History of Edmeston, New York
This chronology of Edmeston, New York history was derived principally from the Nonenmacher Papers compiled around 1990 by Bob and Berni Nonenmacher. The statements are quoted directly from the sources and should not be taken as absolute fact. Where discrepancies are obvious to the editors, corrections have been noted in square brackets. Feel free to add to these corrections, but of course, please don't change the original quotes. Additional quotes are also welcome.
A Quarter Millenium of Papers
A collection of quotes and information derived from papers of various individuals, legal documents, maps, ledgers, and letters preserved in the Edmeston Museum. Arranged in chronological order, they may answer some questions concerning the History of Edmeston while raising others.
Historic and geographic background
This locality was within the bounds of the Oneida Nation and along the Unadilla River (Fort Stanwix Line) and was the undisputed land of the red man until 1770. — The surface of this land was an elevated upland broken by numerous valleys. The highest elevations were about 400 feet [120 m] above the Unadilla River. — Hazel L. Jones
[The elevation of the town actually varies by about 800 feet (240 m): from just under 1100 feet (335 m) above sea level at the Unadilla River, to just over 1900 feet (580 m)] near Taylor Hill and Summit Lake.]
Years before any white settlers had entered the Unadilla Valley, the Oneida Indians, one of the five nations of the Iroquois, roamed its forests. Since fish were plentiful in the streams and deer and other game in the forests, the Oneida Indians considered this valley one of their best hunting and fishing grounds. — Susan Hickling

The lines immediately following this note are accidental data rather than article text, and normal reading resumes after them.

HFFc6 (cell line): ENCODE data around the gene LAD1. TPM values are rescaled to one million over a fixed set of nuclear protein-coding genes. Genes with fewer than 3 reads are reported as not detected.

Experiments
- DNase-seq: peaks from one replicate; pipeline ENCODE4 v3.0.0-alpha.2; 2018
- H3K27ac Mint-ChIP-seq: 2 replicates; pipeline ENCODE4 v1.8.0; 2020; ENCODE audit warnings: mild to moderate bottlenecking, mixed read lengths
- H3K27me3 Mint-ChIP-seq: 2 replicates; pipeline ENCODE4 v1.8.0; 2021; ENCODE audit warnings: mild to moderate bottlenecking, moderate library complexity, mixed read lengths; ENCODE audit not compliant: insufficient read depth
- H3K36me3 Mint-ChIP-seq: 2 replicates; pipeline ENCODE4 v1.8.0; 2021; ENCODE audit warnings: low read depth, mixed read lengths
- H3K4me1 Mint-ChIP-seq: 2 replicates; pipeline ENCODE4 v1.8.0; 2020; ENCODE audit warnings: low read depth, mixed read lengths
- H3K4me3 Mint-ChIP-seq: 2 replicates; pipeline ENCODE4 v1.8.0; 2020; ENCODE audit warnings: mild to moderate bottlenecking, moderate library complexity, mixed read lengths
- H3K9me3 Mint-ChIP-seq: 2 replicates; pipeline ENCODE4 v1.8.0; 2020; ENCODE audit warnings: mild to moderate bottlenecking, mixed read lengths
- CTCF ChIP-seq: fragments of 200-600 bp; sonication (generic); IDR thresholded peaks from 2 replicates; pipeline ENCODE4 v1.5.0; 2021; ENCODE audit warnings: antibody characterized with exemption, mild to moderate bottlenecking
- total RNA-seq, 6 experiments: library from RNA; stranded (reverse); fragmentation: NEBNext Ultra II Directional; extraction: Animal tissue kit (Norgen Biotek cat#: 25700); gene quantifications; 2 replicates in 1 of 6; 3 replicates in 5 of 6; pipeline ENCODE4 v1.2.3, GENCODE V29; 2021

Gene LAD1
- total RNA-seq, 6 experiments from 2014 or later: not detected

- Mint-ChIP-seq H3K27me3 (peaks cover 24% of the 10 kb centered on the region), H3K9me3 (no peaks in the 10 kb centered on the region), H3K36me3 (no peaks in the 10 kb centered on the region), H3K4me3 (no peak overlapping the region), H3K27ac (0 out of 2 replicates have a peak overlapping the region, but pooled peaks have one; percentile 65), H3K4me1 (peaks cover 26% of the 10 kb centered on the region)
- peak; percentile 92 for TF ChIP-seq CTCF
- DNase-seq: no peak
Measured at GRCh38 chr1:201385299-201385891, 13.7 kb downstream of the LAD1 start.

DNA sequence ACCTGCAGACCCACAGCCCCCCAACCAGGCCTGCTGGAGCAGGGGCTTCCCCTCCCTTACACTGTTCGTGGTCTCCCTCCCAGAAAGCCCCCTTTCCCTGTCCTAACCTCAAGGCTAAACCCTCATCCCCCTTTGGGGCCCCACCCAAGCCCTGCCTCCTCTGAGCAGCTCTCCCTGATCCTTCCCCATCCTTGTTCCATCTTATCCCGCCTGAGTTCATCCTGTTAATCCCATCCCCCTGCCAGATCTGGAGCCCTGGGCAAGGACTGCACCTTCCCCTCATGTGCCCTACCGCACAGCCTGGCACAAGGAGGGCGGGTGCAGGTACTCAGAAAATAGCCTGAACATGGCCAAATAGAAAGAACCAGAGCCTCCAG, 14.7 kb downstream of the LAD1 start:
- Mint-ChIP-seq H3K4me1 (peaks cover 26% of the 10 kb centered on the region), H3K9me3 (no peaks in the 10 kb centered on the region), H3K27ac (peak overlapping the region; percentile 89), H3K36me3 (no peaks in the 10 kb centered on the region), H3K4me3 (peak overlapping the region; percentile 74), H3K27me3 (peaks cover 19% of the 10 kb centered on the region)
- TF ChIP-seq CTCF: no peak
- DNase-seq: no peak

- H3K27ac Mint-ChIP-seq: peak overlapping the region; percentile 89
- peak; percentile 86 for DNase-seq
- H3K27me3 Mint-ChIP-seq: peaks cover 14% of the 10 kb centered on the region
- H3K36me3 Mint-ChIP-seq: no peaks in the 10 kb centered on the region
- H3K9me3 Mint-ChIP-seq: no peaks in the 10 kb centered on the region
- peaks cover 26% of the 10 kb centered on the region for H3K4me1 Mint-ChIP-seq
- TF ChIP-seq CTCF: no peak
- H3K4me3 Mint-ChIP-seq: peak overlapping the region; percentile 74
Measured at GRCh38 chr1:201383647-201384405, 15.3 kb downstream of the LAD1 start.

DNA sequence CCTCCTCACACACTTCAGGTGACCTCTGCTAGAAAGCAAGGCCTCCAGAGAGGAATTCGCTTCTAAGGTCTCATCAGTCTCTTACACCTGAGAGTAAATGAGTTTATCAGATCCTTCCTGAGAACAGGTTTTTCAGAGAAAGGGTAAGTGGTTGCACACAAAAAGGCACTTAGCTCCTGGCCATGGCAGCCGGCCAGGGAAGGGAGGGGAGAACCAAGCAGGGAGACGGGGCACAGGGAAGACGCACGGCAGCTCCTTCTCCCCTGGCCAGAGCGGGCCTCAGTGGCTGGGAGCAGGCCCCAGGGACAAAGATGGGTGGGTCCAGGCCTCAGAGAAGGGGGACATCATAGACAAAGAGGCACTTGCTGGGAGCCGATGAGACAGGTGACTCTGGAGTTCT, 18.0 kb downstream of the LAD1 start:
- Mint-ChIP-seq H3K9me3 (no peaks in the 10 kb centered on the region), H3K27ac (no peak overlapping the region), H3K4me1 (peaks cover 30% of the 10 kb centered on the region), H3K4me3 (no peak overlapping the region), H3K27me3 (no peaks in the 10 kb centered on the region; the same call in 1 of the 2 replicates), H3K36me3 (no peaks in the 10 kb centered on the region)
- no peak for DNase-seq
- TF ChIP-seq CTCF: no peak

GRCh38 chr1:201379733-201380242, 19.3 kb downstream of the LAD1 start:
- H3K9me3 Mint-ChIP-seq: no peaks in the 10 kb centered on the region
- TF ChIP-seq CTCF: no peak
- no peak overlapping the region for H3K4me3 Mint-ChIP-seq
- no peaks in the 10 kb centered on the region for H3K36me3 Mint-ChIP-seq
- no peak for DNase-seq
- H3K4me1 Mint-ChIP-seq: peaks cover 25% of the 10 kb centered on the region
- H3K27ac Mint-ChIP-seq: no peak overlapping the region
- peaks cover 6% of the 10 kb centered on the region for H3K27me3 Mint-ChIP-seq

When white men first came into the Otsego region, the territory now covered by the county belonged to the Mohawk Indians. [Maps show the western edge of Otsego county, including Edmeston, as being in the Oneida Nation.] As early as 1704 the Mohawks began to convey their lands to white men and in 1736 this trend first affected the present Otsego County. By 1761, 150,000 acres [607 km²] had been thus transferred and a small settlement had been in existence at Cherry Valley for two decades. With the concession of Canada to England in 1763, everyone in New York was safe from the French. The frontier line could soon move to the "Line of Property", set at the Ft. Stanwix treaty in 1768 to separate the area of white and Indian occupation. This line, so far as it need be traced here, ran from the confluence of the Canada and Wood Creeks to the source of the west branch of the Unadilla River, the whole length of the stream, then overland to the north-east corner of Pennsylvania. Almost at once the remaining Otsego lands were almost entirely taken up and settlements were begun on them in a dozen or more places. Local government facilities nearer at hand than Albany were now needed.